I should have checked the spelling of the professor's name before writing the first post, especially since she's my son's favorite professor.

ChemProf said...

Most schools will do this, but you might have to ask admissions. I got a tour from the Chemistry department head when I was looking at Harvey Mudd a million years ago, and I've met with many prospective students over the years. I actually give a "science tour" of our building each April on prospective student day, to give students and parents a chance to talk to a faculty member and to talk about our curriculum, as a way to particularly recruit science folks.

Anonymous said...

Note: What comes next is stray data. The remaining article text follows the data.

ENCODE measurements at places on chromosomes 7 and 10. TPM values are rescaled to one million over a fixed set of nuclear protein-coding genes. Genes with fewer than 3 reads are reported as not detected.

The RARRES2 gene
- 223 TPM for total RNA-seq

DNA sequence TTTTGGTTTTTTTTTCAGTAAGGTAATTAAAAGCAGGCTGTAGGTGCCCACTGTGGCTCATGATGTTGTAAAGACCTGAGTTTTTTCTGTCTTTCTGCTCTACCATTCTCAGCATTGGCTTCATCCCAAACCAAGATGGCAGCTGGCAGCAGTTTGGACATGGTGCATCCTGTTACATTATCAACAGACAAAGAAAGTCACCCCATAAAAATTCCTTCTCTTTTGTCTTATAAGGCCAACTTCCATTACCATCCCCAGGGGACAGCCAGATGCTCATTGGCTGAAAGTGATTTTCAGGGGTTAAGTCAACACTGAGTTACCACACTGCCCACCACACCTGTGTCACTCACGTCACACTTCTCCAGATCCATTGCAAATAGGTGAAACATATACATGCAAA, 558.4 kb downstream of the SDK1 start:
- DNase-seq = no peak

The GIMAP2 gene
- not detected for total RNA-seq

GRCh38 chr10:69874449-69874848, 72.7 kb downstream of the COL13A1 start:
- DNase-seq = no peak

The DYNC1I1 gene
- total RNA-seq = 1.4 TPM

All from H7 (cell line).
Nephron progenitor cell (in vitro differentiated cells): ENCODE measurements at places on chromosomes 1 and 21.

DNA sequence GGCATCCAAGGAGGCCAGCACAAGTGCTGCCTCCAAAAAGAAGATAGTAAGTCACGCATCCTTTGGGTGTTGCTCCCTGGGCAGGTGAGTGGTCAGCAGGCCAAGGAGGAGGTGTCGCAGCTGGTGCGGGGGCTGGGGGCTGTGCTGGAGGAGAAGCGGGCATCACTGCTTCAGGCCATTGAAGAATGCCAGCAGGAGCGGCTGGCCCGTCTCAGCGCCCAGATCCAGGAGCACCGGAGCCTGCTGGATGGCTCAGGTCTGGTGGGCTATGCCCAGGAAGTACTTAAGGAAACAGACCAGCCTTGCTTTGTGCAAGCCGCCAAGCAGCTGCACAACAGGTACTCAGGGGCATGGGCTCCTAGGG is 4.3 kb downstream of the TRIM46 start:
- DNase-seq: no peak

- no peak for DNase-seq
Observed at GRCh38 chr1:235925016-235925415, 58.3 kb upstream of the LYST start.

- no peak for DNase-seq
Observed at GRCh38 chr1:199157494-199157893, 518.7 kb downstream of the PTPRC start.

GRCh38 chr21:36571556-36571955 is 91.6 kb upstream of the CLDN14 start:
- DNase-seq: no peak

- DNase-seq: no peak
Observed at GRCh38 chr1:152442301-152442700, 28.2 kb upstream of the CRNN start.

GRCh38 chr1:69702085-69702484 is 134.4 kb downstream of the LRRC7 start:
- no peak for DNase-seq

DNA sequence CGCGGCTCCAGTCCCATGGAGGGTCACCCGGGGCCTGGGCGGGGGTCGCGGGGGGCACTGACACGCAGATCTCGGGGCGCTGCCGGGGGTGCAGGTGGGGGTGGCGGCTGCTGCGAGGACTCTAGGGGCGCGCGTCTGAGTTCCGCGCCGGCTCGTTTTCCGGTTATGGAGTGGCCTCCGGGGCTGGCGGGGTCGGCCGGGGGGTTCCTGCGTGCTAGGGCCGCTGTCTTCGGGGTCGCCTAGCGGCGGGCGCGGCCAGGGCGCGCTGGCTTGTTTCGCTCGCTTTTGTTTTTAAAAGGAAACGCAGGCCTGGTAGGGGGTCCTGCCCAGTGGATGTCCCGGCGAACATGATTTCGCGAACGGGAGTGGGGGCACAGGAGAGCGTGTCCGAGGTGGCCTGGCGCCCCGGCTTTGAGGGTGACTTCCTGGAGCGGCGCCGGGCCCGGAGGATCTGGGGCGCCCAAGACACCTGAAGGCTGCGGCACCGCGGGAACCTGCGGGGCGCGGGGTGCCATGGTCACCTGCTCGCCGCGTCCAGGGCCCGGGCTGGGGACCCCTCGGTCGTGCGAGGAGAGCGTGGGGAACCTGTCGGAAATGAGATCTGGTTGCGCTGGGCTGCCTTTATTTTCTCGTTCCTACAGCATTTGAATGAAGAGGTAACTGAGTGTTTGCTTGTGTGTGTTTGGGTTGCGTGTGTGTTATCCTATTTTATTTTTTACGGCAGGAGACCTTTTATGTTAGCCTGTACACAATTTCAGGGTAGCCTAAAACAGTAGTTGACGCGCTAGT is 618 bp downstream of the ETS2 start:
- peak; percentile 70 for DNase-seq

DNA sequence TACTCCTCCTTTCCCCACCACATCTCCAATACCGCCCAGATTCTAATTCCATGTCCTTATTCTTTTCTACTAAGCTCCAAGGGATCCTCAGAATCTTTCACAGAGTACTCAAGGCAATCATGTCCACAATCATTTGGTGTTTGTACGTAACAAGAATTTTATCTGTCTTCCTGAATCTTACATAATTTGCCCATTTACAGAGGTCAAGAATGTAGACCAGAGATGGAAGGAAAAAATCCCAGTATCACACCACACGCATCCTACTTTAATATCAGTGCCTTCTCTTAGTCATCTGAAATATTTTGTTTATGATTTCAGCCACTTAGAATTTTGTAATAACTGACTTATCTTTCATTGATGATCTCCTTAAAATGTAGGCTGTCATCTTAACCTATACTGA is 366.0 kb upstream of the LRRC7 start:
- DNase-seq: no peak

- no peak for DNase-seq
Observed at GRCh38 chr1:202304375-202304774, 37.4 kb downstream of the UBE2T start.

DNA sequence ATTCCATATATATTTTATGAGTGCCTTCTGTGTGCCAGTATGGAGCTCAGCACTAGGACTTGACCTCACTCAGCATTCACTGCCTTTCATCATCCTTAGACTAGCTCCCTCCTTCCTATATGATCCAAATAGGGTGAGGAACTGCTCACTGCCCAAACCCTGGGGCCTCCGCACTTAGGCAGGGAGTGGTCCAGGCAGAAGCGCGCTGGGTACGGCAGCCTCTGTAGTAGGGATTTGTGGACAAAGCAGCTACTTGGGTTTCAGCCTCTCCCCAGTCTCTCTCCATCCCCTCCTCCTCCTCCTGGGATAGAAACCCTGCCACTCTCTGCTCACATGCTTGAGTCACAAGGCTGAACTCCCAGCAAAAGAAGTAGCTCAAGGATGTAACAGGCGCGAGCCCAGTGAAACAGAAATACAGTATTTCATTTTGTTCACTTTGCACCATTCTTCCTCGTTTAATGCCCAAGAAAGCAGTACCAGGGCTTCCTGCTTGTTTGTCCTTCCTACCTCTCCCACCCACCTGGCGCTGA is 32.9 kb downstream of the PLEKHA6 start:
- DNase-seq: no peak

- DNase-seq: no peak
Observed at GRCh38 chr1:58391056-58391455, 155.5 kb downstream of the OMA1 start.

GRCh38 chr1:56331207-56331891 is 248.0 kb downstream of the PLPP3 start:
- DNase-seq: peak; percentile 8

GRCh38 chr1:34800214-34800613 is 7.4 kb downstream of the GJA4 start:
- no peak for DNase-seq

One of my kids was looking at one of the service academies and was being recruited on the basis of academics, although he was likely to be able to play two varsity sports, as well. He was invited to attend the first campus visit opportunity, which apparently meant that he was a first-tier prospect (according to friends whose daughter attended). My DH noted that all of the head coaches were there to collect their recruits, who were hosted by team members, but none of the professors were there for academic recruits and they were not hosted by kids in their anticipated major. My son's host did his best, but he was an English major (hadn't known academies had those)with little knowledge of my son's math/engineering field and the lab/practical facilities that interested my son were all locked. His host's second-year coursework was less demanding than my son's HS senior coursework, as my son said his physics, "calculus" and Spanish classes were all stuff he had done as a junior (pre-calc, honors physics and AP Spanish language). I'm sure the STEM kids had much different classes, but my son was very unimpressed and withdrew his application the next week. It was a very poor way to recruit top academic prospects.